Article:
We have discovered that the CRT recycling problem runs into hundreds of millions of units. The question now arises as to what one can do with the associated printed circuit boards.
What is the scale of the problem as regards boards as distinct from final electronic
products? What is in or on a board that would make it worth processing? And
what can you turn a PCB into?
After exercising your imagination on the last two of these questions, try
a web search using the terms recycling +"printed circuit boards".
Review your answer as you read further.
Whilst data on the total amount of electronic scrap produced is available, for example from Industry Council for Electronic Equipment Recycling (ICER) http://www.icer.org.uk/, data for scrap boards is less readily available. However, an interesting ‘scoping study’ on what one can do with scrap boards may be found at this web site.
“50,000 tonnes of PCB scrap is produced each year in the UK and of this only around 15% is currently subjected to any form of recycling. The remaining 85% is consigned to landfill. Currently, the only board waste being recycled is the proportion having an inherent value because of its precious metal content and this is limited to recovery of the metal content via smelting.”
Goosey and Kellner, August 2002
We can recover all the metallic elements on a printed circuit board such as the copper (and any nickel) and the tin and lead from the solder. There may also be smaller quantities of precious metals, such as gold, palladium and silver. Flame retardants can also be recovered. However, there may be hazards associated with certain types of components, containing mercury or beryllia.
But what is worth recovering? Certainly gold, palladium, silver and copper can earn revenue, but the other metals recovered are hardly in worthwhile quantities. However, whilst most populated boards and bare boards with a precious metal content have a value that exceeds the cost of processing, in other cases the costs of refining may exceed the intrinsic value of the metal.
The normal process for recycling a board starts with disassembly and component recycling where possible. Certainly any hazardous components need to be removed before the board is shredded and granulated by machine, separating metals from the plastic and fibres that constitute the majority of the board. Metals can then be recovered by a variety of separation processes and passed to refiners, and the plastic and fibre residue either incinerated or sent to landfill. The current way in which this is organised is indicated schematically in Figure 1.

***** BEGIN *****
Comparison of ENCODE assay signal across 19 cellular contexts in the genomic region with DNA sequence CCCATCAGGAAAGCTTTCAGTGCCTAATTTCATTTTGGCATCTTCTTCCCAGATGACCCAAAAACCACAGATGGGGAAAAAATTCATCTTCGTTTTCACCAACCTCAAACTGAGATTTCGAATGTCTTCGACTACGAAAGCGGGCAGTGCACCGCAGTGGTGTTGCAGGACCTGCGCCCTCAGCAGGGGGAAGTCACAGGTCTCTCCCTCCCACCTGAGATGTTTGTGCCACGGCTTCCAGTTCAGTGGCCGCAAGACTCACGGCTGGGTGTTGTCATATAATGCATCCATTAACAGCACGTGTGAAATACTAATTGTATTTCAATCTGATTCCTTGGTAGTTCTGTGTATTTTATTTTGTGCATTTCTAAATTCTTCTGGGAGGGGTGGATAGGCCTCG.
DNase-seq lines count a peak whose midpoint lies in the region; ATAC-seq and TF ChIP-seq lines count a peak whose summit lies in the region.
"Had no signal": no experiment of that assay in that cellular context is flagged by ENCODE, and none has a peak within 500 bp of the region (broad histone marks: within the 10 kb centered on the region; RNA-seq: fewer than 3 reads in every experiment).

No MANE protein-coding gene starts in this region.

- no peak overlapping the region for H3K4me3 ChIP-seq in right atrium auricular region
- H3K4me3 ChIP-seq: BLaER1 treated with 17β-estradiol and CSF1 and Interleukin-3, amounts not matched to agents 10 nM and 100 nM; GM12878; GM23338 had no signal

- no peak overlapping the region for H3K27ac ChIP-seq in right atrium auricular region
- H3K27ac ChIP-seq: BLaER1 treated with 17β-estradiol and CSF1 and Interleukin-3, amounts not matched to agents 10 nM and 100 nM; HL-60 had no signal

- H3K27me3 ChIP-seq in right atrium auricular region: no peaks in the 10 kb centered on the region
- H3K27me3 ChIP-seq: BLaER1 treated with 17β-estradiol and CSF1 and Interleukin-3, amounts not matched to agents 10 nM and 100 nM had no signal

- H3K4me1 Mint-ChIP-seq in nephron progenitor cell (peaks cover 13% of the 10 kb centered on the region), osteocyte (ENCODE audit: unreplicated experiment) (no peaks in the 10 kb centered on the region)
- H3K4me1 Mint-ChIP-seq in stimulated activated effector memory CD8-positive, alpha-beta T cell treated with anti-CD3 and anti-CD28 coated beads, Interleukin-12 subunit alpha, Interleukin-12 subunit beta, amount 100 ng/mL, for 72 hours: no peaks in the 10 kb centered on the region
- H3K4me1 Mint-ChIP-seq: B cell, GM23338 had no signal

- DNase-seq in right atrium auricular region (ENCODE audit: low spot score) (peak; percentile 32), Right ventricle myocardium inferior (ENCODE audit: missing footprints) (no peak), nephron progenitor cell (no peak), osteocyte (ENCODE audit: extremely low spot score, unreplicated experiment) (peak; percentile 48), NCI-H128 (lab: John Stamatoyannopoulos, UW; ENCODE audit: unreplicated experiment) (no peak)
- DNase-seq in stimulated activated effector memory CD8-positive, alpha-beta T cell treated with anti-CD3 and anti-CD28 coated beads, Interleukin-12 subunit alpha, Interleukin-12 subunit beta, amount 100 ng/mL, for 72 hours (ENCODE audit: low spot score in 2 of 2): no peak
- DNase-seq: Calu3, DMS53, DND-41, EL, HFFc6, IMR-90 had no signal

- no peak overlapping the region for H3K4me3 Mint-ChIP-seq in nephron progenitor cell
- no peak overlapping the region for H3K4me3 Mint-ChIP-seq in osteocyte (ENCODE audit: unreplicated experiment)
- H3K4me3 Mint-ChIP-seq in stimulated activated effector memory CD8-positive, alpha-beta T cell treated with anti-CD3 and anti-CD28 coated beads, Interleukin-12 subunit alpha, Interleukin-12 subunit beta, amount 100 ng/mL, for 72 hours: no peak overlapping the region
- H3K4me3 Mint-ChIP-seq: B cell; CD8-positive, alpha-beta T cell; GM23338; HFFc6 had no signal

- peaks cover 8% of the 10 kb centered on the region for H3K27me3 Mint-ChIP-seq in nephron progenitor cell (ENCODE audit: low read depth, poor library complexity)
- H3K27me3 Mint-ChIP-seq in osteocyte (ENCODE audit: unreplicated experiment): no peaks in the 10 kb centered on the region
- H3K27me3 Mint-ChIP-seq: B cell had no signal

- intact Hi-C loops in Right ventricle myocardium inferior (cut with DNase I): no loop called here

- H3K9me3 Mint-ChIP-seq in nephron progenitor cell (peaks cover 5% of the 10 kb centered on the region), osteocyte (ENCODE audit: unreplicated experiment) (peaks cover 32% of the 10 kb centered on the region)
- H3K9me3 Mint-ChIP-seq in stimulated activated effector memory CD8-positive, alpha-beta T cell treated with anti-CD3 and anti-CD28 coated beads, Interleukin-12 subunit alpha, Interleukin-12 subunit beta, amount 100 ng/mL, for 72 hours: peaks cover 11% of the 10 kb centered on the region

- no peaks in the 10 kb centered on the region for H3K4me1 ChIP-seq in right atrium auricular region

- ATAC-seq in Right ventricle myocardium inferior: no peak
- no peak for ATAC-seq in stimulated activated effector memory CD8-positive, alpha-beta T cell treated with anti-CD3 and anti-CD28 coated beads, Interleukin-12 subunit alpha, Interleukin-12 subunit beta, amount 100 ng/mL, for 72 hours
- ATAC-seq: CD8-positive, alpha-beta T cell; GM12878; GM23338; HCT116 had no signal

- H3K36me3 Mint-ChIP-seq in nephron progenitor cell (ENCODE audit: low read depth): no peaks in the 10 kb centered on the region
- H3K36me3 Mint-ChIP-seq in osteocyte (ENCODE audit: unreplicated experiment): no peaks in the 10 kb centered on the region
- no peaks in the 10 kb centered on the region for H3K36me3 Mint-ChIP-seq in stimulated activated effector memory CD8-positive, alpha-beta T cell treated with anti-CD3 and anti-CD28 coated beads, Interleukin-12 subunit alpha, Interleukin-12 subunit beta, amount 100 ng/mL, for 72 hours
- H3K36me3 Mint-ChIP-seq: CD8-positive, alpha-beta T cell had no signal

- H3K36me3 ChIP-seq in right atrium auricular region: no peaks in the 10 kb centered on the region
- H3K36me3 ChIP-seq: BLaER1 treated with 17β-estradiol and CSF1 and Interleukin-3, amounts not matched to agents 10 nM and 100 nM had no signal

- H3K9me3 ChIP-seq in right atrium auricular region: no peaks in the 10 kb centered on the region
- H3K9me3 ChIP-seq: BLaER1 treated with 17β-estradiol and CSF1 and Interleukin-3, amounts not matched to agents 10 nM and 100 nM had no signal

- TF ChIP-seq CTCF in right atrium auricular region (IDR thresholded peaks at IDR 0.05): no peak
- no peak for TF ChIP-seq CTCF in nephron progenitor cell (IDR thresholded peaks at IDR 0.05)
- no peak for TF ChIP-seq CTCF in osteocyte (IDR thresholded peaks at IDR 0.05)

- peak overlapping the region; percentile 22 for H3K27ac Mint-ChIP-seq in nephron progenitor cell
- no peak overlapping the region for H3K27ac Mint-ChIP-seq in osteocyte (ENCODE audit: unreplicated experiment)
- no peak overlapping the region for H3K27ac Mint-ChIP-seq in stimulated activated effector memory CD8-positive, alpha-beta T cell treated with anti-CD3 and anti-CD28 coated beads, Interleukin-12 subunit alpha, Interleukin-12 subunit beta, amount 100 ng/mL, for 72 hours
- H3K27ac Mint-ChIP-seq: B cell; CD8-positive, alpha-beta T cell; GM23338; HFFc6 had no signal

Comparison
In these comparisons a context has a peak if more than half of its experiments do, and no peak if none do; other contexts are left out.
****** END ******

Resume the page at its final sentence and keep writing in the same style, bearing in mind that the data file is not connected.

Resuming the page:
Unfortunately, economic forces mean that much of this work is currently exported to countries such as China, where labour costs are lower and health and safety restrictions less onerous. More sophisticated approaches, specifically looking at hydrometallurgical treatments, are being investigated by Imperial College and at Cambridge, with the aim of providing a solution before 2006.
Of course with printed circuit boards there are one or two alternatives. For example, you can turn your spare boards into coasters or even into a golf club (http://www.circuit-pro.com/), although one wonders how much new resin is used and solid waste produced during the fabrication process for the latter. There is also a limit to the number of coasters and golf clubs that could realistically be produced!
In the US, the non-metals portion of circuit boards is currently being used in several industries to enhance products. In plastic lumber, it gives strength to the “wood”; in concrete, it adds strength, making the concrete lighter, and providing an insulation value ten times that of standard concrete. It is also being used in the composite industry as filler in resins to make everything from furniture to awards plaques – “This unique product gives the appearance of marble and granite”.
Somewhat more immediately successful than the initiatives for PCB recycling is the plastic drum recycling project, which is trying to reduce the environmental impact of the 12M new 25 litre drums consumed in the UK each year, each containing 1–2 kg of plastic. The project has both to research the way these drums are distributed throughout the UK, from the point of view of collecting and recycling the materials, put together appropriate recycling schemes, and then propose how this can be done, given that there may well be toxic residues in the drums.
Probably the most difficult aspect is creating new products for the recycled material. A number of products have been identified that can be made from 100% recycled material, plus some colorant. By compacting drums, so that 72 drums can be crammed onto a single pallet, it has been possible to cut transport costs, and there is a commercial market for the material – £100/tonne is paid for granulated material designated for use in subsoil drainage.
Reviewing a number of these recycling projects, it is clear that their success or otherwise depends critically on economic factors, and that these may change according to the marketplace. Such changes have been behind the demise in recent years of initiatives to collect waste paper, where an oversupply led to collapse in the market price, making separate collection appear uneconomic.
But does this equation fully take into account the environmental cost?.